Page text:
I've always found linguistics and accents to be an interesting field of study, particularly in relation to what it tells us about the speaker and society at large. I read an interesting piece in a blog called 'dialect blog':
In relation to the variation in accent in Dublin:Dialect Blog was launched in 2011 as a place for hobbyists, actors, linguists and curiosity-seekers to learn about and discuss the dialects of the English language.
Dublin: A Tale of Two Accents | Dialect Blog
The author compares a 'suburban' accent in Drumcondra's Aiden Gillen to Damian Dempsey's accent. The author comes to the following conclusion(s):
So, what do the posters of P.ie think? Is the wide variation of accent in Dublin indicative of social inequality/isolation? Or do you even accept the author's premise? I'm not sure the variation is any wider than say RP in London and what is heard on Eastenders.It’s a world of difference. Suddenly we’re talking about an accent as inscrutable to outsiders as Glaswegian. Dempsey speaks with a “cramped” vowel system that is so unusual it’s hard to even analyze. Notice the pronunciation of “wiser” as IPA [wəizə] (sounds a bit like “woyzer”). This is a major dividing line between the working- and middle-class accents. This dialect is so different from Gillen’s that they might as well be on opposite sides of the world. And yet both are Dubliners.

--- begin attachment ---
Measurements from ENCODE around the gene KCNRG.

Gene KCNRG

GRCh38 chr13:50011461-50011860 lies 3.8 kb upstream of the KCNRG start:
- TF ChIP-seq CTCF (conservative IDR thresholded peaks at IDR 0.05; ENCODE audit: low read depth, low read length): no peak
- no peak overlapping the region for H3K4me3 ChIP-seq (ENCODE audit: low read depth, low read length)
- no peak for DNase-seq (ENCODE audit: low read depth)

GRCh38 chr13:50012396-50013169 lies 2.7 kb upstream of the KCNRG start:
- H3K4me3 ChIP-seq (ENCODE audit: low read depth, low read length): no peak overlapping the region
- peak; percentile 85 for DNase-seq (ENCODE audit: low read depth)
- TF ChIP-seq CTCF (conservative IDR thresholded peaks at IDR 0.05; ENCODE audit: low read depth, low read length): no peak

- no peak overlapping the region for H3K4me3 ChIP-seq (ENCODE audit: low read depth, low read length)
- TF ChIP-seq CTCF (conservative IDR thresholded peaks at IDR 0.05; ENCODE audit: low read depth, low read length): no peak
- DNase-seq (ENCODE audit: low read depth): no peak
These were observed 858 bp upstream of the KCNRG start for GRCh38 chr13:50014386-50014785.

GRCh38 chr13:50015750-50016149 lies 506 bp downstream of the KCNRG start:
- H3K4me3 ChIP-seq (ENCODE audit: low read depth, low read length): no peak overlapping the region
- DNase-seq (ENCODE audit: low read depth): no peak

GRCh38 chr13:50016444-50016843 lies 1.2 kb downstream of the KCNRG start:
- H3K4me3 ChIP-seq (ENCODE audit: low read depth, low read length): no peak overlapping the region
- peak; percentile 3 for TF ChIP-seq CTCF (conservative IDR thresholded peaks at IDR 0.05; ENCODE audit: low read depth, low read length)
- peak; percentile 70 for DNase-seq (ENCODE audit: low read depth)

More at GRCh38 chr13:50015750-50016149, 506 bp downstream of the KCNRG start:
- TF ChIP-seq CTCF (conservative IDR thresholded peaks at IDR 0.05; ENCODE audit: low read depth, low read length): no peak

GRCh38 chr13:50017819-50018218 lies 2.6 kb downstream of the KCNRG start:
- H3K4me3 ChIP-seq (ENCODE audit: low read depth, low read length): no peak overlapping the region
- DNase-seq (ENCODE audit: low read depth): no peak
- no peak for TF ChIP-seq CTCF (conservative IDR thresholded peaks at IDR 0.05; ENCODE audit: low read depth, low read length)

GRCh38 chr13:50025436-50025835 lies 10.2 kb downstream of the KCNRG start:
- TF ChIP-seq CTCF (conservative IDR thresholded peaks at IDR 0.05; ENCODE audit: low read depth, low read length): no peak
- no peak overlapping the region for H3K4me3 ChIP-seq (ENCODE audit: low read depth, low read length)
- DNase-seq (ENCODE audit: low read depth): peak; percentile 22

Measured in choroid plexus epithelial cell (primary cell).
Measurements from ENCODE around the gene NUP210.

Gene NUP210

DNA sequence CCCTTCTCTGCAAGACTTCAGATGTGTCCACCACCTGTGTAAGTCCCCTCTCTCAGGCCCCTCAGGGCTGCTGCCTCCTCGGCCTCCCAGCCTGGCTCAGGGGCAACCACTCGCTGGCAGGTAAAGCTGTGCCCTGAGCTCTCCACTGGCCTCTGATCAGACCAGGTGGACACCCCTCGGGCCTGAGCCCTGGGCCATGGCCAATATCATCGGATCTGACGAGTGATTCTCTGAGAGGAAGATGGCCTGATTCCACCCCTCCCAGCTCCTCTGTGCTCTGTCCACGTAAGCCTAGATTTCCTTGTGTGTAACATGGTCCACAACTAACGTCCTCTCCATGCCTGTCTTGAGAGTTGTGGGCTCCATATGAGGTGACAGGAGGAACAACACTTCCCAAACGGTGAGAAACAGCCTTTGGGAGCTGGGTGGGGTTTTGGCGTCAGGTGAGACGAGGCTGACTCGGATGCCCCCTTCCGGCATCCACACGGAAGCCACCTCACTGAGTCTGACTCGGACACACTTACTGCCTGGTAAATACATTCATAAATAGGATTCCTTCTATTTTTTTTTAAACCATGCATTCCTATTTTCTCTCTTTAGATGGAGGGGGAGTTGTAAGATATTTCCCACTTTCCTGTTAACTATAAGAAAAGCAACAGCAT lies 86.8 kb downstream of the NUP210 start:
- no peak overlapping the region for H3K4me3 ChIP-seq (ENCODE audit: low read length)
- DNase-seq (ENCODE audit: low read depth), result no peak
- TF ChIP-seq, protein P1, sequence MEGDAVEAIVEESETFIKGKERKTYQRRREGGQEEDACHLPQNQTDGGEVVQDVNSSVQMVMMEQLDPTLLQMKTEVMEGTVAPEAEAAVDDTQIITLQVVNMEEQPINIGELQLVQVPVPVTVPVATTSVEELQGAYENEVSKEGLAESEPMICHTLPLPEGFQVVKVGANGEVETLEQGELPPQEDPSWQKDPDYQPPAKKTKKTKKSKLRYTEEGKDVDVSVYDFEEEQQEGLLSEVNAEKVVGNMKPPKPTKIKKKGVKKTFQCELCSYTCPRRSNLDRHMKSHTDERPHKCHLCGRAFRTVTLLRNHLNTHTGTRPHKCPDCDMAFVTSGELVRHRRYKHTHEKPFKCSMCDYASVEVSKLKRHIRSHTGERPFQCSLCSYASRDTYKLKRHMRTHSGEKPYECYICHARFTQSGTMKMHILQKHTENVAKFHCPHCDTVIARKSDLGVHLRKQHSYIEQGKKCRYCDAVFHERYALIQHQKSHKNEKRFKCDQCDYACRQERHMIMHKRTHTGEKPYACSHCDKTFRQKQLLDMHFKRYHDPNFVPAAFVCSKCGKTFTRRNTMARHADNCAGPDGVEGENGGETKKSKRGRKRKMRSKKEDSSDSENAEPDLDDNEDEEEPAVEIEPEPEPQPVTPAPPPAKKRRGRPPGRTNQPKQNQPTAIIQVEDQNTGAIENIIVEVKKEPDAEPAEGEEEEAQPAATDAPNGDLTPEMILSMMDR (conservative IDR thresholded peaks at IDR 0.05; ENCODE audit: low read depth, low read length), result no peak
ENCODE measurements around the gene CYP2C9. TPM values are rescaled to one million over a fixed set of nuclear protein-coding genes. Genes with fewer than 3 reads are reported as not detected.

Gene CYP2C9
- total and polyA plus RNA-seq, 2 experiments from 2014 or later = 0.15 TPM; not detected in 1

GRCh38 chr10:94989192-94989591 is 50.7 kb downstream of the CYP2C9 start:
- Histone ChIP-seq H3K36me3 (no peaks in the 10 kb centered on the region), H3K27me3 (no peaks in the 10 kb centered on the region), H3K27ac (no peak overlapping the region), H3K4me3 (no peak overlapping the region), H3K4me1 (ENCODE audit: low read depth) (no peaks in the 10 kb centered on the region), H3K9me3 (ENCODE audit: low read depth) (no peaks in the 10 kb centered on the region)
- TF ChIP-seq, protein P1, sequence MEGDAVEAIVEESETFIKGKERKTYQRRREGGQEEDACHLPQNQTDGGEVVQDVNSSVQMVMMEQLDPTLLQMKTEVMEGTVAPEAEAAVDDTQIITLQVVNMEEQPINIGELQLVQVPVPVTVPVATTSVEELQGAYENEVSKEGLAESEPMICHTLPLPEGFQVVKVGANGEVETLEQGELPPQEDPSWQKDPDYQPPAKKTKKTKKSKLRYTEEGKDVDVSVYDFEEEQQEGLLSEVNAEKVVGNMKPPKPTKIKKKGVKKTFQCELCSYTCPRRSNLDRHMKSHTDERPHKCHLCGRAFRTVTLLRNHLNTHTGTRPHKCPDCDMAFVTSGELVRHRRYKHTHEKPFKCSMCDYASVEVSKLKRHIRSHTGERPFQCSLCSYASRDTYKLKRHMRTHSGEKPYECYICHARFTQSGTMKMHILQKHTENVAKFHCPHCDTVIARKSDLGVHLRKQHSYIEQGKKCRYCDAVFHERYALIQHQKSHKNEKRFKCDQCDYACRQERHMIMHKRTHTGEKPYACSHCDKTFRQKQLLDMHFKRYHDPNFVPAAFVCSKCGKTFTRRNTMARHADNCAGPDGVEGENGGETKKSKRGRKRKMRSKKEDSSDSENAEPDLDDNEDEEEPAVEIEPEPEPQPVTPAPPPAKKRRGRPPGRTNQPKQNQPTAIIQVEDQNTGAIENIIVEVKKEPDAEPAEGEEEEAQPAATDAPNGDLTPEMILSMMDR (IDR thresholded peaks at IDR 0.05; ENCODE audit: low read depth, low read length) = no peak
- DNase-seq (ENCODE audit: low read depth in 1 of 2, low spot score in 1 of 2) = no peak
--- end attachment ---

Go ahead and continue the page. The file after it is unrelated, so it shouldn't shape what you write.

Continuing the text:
So what is going on here? Well, according to Raymond Hickey, something of an expert in the field of Irish dialect study, Dublin is heir to two distinct linguistic traditions. The first is the Working-Class Dublin accent, which harks back to the earliest days of modern English. The other tradition is that of the Anglo-Irish aristocracy which emerged in the city in the 18th and 19th Centuries. One dialect was largely preserved up to the present day; the other morphed into the “suburban” dialect we hear among most middle-class Dubliners.
I am not versed enough in the history of the city to offer any commentary on why Dublin remains so divided in terms of dialect. I am a bit suspicious, however, when people of different backgrounds speak with wildly different accents in the same city. It’s an indicator of an educational and societal chasm that has not being bridged.
The Author has a blog post on supraregional Hiberno-English:
Supraregional Irish English | Dialect Blog
Which is relatively interesting - perhaps Gillen's accent fits better into such a 'prestige' accent category?